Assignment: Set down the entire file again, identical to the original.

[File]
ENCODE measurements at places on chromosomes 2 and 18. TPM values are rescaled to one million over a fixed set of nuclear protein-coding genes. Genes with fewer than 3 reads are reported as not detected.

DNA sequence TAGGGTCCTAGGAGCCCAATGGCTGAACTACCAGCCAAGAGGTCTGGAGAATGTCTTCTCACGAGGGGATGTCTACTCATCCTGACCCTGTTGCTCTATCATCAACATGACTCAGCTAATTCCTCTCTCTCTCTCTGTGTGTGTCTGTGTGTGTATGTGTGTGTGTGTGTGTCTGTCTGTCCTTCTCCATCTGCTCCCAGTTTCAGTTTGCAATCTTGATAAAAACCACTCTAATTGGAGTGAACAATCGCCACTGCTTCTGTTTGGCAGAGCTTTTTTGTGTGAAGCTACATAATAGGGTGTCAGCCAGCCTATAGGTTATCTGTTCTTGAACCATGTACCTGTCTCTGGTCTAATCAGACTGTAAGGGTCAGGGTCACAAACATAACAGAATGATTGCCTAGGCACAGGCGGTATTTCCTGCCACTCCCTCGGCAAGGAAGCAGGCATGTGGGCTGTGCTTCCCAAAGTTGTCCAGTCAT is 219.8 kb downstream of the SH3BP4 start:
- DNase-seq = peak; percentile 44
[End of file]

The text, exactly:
ENCODE measurements at places on chromosomes 2 and 18. TPM values are rescaled to one million over a fixed set of nuclear protein-coding genes. Genes with fewer than 3 reads are reported as not detected.

DNA sequence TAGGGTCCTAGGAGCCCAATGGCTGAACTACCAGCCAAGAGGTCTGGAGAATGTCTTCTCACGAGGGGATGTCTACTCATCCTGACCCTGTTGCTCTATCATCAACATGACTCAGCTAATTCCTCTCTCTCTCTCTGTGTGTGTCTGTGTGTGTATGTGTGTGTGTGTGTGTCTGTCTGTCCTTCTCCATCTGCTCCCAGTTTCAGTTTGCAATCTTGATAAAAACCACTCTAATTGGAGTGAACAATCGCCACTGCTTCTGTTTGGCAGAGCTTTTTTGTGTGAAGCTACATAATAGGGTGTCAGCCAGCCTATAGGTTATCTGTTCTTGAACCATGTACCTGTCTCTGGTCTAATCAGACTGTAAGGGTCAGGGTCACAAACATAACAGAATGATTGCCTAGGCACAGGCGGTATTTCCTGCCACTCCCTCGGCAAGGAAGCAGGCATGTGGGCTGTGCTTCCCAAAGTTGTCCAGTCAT is 219.8 kb downstream of the SH3BP4 start:
- DNase-seq = peak; percentile 44